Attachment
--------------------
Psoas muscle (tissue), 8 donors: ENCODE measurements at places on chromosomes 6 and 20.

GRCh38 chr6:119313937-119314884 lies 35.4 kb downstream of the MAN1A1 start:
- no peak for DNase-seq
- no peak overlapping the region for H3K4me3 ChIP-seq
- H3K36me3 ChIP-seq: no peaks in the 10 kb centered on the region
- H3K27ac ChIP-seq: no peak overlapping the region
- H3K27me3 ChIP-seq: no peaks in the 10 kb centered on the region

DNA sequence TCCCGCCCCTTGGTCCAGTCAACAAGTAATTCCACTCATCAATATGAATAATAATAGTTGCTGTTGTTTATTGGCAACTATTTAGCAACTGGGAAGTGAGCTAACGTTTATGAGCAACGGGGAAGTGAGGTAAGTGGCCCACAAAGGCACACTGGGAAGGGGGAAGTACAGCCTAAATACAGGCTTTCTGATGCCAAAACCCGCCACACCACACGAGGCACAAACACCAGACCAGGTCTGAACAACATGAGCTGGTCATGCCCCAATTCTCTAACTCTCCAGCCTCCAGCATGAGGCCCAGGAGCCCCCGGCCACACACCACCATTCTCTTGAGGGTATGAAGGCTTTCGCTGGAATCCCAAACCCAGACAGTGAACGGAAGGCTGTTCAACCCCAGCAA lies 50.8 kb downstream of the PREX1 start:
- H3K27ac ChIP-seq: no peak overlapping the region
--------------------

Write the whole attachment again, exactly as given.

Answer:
Psoas muscle (tissue), 8 donors: ENCODE measurements at places on chromosomes 6 and 20.

GRCh38 chr6:119313937-119314884 lies 35.4 kb downstream of the MAN1A1 start:
- no peak for DNase-seq
- no peak overlapping the region for H3K4me3 ChIP-seq
- H3K36me3 ChIP-seq: no peaks in the 10 kb centered on the region
- H3K27ac ChIP-seq: no peak overlapping the region
- H3K27me3 ChIP-seq: no peaks in the 10 kb centered on the region

DNA sequence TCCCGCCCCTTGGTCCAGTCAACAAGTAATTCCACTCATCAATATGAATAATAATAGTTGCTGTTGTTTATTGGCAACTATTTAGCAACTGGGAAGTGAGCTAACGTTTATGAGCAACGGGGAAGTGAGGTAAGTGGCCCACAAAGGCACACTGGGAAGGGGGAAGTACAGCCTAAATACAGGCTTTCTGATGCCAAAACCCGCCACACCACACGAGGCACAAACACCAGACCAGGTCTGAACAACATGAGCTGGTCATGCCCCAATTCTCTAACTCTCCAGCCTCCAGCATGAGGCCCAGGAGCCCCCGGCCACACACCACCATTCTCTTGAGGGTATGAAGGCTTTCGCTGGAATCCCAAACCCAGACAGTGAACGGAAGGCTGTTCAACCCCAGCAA lies 50.8 kb downstream of the PREX1 start:
- H3K27ac ChIP-seq: no peak overlapping the region